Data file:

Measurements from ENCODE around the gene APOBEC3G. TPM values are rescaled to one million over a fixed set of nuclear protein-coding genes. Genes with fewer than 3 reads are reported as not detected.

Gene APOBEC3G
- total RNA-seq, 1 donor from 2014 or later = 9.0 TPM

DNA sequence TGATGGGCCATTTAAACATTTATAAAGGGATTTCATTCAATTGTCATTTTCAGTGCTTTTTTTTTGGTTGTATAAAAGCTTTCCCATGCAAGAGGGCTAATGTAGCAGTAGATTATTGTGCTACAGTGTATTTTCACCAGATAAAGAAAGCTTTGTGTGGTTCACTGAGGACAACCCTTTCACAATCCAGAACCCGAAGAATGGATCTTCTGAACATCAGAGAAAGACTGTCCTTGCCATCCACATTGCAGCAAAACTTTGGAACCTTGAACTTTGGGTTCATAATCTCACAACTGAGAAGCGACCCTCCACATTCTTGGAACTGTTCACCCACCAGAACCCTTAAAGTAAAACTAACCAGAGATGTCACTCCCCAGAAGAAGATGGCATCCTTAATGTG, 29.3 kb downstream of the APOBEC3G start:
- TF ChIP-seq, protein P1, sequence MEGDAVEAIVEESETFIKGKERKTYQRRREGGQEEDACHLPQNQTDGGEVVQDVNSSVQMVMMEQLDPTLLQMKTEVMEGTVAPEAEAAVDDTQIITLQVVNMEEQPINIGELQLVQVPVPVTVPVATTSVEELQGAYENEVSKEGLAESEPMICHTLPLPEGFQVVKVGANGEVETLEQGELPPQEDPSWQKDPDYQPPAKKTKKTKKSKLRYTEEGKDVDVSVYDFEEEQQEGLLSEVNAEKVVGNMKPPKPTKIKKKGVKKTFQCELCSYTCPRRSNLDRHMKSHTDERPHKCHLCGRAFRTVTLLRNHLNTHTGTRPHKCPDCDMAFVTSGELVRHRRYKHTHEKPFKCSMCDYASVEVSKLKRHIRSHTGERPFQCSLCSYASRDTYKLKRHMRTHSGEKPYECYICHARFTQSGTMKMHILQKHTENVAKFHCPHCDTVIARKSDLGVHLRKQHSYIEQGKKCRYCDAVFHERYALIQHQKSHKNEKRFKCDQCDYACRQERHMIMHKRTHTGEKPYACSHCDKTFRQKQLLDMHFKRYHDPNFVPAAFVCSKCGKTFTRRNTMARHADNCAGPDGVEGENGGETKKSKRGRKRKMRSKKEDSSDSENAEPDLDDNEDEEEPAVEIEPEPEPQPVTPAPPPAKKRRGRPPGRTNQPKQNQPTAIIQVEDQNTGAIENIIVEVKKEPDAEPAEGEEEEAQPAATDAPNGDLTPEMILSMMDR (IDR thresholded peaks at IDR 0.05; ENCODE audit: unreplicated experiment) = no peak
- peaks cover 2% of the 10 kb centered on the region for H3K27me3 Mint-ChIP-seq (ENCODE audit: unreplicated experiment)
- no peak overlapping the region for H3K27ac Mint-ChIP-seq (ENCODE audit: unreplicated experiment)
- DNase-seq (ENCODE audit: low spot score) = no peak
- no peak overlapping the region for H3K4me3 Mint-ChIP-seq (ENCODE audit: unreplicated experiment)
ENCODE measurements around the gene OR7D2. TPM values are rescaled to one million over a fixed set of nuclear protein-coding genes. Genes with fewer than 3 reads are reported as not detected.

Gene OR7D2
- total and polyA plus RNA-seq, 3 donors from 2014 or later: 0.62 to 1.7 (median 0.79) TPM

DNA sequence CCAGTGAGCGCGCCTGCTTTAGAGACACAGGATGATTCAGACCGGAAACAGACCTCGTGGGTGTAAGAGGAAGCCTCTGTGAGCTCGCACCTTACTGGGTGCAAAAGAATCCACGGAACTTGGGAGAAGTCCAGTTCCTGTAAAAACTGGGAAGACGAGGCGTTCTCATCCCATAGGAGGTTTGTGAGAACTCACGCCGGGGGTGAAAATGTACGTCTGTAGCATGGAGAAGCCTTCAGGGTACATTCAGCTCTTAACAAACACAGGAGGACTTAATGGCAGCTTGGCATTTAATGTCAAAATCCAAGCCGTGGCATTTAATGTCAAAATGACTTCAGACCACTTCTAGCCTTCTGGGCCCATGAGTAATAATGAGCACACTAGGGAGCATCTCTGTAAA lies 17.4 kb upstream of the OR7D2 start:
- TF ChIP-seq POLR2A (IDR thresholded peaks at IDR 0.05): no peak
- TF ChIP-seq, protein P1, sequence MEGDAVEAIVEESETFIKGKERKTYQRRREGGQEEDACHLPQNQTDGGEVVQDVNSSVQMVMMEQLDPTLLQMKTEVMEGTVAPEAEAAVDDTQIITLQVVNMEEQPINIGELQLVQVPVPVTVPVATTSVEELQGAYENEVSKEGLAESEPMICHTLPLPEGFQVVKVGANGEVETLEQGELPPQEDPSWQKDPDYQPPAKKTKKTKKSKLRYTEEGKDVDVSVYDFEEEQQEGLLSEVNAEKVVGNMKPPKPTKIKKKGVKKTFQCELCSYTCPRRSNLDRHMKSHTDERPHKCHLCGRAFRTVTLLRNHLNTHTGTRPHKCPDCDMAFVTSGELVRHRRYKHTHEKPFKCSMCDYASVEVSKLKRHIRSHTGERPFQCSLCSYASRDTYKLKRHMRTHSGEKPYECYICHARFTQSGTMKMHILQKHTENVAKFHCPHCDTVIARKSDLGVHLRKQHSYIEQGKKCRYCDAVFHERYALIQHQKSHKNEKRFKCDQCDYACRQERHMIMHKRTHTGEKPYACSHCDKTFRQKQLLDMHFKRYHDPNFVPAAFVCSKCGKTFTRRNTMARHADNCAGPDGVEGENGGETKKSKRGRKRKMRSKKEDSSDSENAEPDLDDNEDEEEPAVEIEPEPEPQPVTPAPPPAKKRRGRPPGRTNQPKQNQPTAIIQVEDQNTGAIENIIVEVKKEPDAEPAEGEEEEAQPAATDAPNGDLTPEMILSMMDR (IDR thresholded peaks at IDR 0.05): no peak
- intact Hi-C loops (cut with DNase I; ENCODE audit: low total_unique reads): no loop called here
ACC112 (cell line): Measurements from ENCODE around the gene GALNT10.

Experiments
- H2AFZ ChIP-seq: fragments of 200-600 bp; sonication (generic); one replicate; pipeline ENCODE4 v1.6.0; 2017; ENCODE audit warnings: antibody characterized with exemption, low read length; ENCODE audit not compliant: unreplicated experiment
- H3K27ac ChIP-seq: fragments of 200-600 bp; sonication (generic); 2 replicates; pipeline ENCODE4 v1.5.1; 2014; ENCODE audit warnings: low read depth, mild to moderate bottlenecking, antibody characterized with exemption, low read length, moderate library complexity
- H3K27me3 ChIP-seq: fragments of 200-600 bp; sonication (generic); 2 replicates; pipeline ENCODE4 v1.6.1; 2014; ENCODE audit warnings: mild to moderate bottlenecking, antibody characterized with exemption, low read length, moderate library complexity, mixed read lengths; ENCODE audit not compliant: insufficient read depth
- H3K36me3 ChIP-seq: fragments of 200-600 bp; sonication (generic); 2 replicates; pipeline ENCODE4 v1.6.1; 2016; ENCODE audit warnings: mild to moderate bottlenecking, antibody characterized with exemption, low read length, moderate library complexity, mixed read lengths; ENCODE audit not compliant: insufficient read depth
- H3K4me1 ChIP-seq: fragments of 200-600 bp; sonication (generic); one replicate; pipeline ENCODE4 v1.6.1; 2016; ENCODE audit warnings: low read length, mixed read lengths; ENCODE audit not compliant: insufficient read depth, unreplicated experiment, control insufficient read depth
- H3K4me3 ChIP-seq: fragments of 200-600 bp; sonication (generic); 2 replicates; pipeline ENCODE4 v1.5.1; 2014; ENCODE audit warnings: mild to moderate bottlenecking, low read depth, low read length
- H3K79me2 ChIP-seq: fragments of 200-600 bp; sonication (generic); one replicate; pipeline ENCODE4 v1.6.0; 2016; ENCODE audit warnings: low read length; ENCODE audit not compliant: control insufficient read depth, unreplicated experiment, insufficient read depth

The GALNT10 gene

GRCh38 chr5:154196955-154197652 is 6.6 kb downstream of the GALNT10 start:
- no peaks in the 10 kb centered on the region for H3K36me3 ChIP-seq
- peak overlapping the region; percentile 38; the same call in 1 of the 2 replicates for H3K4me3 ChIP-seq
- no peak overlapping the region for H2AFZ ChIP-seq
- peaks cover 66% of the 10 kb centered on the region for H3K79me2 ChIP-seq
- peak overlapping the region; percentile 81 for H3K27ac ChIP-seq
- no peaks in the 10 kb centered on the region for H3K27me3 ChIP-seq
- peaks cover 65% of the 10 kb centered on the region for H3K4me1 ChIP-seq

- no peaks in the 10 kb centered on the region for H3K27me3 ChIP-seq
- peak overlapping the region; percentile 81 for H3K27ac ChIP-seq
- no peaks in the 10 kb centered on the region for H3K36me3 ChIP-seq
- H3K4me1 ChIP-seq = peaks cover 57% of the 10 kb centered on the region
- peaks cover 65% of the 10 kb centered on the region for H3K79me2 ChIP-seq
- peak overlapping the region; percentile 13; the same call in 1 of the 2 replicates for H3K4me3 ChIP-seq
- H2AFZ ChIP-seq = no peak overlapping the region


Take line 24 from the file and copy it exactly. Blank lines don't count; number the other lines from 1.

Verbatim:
- H3K4me3 ChIP-seq: fragments of 200-600 bp; sonication (generic); 2 replicates; pipeline ENCODE4 v1.5.1; 2014; ENCODE audit warnings: mild to moderate bottlenecking, low read depth, low read length